Why Garcia Got The Nod

The Eagles knew during the off-season that they needed an upgrade at the backup quarterback position and they brought in Jeff Garcia as to fill that need. This week, it took Andy Reid a couple of days, but he gave Garcia a ringing endorsement to take over the Eagles offense.

The decision as to who to start at quarterback Sunday against the once-beaten Indianapolis Colts turned out to be no decision at all for coach Andy Reid. He signed veteran Jeff Garcia in March so that he'd have a proven backup to turn to if anything happened to Donovan McNabb. And he intends to stay with that plan.

Garcia replaced McNabb early in the second quarter of last week's 31-13 loss to Tennessee after McNabb tore his right ACL. But when Reid didn't immediately announce after the game or even the next day that Garcia would start against the Colts, it appeared that he might be leaning toward his third quarterback, A.J. Feeley.

But Reid said Wednesday that wasn't the case.

"I brought Jeff in here for this situation," the Eagles coach said. "For this reason right here. I feel very good about his ability. He's the best one for the job right now. He has great experience in this league and he knows the system."

The 36-year-old Garcia went to three straight Pro Bowls with the San Francisco 49ers in 2001-03. He spent the last two seasons in Cleveland and Detroit, starting 10 games for the Browns and five for the Lions, before signing with the Eagles in March to back up McNabb.

Garcia's numbers last week weren't all that impressive. He completed 26 of 48 passes for just 189 yards against the Titans. That's a puny 3.9 yards per attempt. But he moved the offense, which was something McNabb hadn't been able to do before he got hurt.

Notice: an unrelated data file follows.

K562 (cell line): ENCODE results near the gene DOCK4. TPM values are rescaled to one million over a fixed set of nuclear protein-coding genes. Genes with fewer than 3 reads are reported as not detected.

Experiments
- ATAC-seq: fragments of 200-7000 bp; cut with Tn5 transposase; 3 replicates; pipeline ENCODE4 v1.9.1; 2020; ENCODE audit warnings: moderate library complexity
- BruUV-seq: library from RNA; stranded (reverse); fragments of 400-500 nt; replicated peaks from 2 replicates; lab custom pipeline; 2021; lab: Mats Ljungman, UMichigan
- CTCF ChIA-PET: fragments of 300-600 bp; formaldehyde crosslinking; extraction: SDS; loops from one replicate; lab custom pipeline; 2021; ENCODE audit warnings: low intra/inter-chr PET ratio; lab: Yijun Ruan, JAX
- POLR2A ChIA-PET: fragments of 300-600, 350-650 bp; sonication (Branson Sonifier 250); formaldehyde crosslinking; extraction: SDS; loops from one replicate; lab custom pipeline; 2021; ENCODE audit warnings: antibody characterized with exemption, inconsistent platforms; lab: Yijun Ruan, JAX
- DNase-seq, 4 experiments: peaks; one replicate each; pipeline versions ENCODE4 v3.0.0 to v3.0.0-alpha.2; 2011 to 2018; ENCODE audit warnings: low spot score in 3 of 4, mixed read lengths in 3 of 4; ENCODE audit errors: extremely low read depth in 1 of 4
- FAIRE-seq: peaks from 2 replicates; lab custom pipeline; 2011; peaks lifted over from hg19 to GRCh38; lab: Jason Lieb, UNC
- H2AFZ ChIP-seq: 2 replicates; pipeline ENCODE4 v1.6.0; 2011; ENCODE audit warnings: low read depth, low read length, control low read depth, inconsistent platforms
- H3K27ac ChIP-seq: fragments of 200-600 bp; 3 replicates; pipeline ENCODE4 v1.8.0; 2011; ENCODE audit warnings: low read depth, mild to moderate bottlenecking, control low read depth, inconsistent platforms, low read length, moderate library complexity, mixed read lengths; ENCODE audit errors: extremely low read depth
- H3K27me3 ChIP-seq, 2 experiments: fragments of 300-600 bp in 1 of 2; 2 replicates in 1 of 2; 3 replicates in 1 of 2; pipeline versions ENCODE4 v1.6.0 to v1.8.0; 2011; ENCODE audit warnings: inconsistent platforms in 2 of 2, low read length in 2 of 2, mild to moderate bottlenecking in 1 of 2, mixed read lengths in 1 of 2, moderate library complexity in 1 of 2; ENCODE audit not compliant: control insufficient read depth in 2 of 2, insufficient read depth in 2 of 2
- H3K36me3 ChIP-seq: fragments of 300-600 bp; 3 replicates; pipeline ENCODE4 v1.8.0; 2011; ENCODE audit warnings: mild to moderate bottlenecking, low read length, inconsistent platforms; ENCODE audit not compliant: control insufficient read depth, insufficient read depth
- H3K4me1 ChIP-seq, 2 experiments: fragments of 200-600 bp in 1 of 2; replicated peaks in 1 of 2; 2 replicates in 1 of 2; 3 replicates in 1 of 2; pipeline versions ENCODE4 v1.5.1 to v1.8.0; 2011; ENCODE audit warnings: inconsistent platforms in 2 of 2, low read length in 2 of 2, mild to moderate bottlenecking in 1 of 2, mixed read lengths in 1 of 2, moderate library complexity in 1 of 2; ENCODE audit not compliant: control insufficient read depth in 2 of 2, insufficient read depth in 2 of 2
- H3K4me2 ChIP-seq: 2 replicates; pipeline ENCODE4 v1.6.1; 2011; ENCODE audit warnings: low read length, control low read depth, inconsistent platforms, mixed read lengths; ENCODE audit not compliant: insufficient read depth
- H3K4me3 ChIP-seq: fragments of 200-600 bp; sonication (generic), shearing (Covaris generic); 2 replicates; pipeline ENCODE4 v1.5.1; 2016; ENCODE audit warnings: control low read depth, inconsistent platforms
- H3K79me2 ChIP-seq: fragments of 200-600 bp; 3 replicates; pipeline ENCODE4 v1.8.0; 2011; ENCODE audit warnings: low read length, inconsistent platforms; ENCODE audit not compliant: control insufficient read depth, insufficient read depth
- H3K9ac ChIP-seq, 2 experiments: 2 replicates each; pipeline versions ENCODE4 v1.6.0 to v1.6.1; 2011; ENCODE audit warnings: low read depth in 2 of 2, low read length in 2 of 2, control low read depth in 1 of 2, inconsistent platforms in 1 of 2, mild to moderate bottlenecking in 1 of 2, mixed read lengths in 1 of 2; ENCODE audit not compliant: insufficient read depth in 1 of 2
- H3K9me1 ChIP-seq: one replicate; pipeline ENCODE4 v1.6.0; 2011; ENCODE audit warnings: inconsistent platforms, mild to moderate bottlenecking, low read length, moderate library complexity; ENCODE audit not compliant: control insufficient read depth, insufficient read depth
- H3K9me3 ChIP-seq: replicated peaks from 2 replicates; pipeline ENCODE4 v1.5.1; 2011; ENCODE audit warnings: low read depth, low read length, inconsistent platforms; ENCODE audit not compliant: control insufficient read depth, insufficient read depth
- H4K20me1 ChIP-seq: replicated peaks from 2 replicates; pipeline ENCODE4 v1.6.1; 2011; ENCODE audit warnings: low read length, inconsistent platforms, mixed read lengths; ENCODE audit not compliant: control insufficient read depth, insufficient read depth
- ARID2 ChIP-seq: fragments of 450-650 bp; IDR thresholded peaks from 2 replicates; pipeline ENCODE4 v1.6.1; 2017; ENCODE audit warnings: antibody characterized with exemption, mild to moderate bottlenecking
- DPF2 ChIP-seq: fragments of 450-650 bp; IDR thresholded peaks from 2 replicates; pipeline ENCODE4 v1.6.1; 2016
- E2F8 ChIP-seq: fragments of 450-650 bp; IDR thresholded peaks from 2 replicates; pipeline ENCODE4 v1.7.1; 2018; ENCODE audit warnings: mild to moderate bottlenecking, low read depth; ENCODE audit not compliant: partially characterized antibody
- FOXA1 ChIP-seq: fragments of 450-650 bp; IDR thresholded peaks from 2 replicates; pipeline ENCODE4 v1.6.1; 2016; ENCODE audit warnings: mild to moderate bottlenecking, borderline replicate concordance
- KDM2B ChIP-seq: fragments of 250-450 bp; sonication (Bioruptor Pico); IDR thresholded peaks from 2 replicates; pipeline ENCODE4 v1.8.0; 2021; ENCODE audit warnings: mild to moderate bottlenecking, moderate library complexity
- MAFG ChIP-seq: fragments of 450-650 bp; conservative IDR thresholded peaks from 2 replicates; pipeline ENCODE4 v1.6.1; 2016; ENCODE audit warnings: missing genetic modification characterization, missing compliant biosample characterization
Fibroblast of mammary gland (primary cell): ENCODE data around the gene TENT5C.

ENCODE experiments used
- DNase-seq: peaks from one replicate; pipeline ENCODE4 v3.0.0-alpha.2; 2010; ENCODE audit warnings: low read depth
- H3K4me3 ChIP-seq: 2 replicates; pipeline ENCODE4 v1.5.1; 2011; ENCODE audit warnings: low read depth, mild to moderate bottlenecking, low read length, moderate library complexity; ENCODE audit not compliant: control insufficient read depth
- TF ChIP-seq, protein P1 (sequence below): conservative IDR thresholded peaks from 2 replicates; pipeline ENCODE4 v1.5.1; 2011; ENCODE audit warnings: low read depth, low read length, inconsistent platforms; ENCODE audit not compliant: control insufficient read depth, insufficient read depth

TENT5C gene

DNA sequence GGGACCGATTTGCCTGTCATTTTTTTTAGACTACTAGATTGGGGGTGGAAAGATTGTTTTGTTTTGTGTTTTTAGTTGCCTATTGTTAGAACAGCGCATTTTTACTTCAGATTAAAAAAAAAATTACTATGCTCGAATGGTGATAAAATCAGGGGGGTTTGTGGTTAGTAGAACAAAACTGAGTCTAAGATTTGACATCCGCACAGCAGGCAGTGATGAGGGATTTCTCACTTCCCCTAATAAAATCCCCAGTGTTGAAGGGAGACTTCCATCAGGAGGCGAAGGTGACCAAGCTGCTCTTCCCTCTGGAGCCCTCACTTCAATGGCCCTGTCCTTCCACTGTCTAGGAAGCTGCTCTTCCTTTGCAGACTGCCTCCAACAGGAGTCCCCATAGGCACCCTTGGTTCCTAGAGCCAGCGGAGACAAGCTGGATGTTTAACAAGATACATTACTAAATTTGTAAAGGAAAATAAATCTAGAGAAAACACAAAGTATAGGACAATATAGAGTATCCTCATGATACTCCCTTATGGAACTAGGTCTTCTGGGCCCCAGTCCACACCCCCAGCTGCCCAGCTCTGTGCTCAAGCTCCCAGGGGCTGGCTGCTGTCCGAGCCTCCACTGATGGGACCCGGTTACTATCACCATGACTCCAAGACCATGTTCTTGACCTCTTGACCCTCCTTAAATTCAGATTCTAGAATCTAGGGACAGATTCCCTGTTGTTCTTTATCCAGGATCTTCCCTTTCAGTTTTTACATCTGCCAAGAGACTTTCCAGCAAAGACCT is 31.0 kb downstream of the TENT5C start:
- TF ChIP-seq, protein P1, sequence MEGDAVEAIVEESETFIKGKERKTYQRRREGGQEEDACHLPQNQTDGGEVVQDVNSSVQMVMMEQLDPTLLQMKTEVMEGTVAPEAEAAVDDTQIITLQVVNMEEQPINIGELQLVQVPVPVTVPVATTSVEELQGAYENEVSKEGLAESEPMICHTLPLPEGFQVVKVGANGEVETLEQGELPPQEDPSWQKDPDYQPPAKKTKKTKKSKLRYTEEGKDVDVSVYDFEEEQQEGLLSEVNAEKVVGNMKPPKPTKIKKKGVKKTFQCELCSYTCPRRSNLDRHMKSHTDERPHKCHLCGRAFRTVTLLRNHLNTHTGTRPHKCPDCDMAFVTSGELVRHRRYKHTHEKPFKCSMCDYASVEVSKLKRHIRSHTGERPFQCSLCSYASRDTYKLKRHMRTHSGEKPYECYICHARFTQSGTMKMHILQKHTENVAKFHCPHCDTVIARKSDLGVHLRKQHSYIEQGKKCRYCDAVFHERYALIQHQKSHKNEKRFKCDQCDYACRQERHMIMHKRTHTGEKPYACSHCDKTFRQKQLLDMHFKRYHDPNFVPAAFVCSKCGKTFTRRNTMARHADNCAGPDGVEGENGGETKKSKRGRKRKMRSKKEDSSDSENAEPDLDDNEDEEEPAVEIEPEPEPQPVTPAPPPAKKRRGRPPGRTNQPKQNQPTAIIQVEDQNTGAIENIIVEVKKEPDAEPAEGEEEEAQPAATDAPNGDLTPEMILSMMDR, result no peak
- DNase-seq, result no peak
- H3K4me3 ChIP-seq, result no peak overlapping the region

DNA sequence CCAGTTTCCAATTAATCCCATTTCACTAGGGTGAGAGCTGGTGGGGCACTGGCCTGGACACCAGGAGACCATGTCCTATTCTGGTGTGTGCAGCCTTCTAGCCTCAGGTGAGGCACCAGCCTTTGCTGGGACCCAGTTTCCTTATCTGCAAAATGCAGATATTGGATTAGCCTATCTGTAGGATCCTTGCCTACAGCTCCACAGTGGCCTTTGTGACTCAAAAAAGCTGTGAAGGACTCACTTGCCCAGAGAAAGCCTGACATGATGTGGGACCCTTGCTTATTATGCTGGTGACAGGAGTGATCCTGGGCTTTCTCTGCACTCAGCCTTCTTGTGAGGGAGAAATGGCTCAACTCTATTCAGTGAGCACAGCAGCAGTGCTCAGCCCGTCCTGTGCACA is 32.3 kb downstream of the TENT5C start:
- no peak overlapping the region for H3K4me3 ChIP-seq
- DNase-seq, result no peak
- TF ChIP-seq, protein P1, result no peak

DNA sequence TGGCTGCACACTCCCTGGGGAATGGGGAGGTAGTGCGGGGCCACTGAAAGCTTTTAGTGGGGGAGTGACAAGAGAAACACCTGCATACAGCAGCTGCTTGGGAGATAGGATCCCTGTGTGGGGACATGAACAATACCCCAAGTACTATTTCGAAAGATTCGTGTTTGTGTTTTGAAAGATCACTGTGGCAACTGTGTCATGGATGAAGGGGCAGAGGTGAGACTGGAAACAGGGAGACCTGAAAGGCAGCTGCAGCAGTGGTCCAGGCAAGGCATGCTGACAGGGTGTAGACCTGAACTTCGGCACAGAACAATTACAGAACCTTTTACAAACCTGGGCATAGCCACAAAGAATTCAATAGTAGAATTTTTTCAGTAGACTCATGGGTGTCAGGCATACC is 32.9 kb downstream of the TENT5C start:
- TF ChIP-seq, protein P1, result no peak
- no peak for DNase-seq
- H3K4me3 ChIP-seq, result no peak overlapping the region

He guided the Eagles into Tennessee territory on five of nine possessions. Four of those drives went for 47 or more yards. Two went for scores, including a five-yard touchdown pass to tight end L.J. Smith.

"I was a little more cautious with the football than I probably needed to be," said Garcia, who has thrown 127 career touchdowns to just 71 interceptions. "I didn't want to get caught with the football, caught in a bad situation."

"Part of the problem last week was they went into a prevent (defense) pretty early. They dropped seven or eight guys back. They weren't going to give up anything deep. We had some good drives, but we didn't finish those drives like we needed to."

Reid thinks Garcia will be much more effective this week with a full week of practice and the coaching staff able to game plan around his strengths. Garcia is much more effective outside the pocket, where he can take advantage of his mobility and throw-on-the-run accuracy, which is better than McNabb's. Last week against Tennessee, he didn't leave the pocket much.

"Being able to get out there and practice and get into a rhythm with the receivers and give the offensive line a chance to get a feel for me will help a lot," Garcia said. "I need to be good with the football. I need to protect the football. I need to be good on first down. That's going to be a key in this game."

The Eagles will go with just two quarterbacks for now - Garcia and Feeley. They signed a third quarterback, Omar Jacobs, to their practice squad.

Four years ago, during his first tour of duty with the Eagles, Feeley stepped in late in the season after McNabb and backup Koy Detmer both got hurt. He guided the Eagles to four wins and five starts and helped them earn the NFC home-field advantage in the playoffs.

Feeley has a stronger arm than Garcia, but is more interception-prone, which is something the Eagles and their struggling defense can't afford right now.

"We need to find a way to come together as a team," Garcia said. "This is going to be a game where every play counts."

Reid said this will not be a week-to-week thing. He said Garcia is the starting quarterback. Period. "He's the quarterback," he said. "It's not a short leash (he's on). That's not what it is. He's very a very successful quarterback in this league."


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